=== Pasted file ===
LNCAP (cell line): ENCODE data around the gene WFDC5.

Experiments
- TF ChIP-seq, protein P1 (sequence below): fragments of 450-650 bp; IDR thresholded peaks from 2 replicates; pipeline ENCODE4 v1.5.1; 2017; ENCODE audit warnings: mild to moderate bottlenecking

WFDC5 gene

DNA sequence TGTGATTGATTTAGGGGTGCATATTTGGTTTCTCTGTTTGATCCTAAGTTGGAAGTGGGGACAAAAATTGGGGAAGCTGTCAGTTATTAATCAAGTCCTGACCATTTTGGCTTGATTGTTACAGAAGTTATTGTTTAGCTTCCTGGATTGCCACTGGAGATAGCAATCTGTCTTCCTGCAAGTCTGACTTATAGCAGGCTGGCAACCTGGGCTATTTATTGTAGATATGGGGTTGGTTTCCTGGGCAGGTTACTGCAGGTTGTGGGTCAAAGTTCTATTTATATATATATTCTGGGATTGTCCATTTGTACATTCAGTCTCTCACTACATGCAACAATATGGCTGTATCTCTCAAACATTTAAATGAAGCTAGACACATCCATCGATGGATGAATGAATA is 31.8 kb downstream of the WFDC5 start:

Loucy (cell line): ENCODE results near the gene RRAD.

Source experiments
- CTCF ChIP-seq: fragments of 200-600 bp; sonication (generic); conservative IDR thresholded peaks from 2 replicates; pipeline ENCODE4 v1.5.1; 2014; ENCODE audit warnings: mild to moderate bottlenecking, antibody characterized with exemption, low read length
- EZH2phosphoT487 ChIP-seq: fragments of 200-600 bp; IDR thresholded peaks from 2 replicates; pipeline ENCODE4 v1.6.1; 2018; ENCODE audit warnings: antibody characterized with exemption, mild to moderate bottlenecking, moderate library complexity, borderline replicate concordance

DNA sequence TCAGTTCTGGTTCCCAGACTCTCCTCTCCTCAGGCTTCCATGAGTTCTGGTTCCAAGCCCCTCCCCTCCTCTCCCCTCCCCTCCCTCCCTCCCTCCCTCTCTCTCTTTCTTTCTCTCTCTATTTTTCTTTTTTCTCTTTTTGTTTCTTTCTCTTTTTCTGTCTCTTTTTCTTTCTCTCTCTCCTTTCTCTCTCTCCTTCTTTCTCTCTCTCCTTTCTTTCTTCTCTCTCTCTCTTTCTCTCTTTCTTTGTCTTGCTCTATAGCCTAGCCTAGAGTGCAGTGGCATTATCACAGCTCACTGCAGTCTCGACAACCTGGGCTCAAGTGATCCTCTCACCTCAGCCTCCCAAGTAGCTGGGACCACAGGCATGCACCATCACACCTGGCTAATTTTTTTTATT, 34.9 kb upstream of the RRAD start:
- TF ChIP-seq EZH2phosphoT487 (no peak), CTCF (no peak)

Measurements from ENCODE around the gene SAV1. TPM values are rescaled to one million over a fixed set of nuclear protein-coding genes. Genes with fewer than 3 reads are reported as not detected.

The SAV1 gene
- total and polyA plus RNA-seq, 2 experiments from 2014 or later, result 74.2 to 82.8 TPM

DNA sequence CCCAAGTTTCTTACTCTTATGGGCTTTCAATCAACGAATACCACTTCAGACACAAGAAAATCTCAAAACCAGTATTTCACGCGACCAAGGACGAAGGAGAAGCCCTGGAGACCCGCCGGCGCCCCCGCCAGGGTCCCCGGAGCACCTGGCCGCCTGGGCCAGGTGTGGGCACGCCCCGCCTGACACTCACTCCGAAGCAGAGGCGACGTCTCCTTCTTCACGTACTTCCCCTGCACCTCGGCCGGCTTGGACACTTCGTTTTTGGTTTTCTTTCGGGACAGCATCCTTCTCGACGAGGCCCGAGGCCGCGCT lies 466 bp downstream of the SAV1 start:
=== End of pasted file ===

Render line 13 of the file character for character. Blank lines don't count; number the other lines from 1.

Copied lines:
The SAV1 gene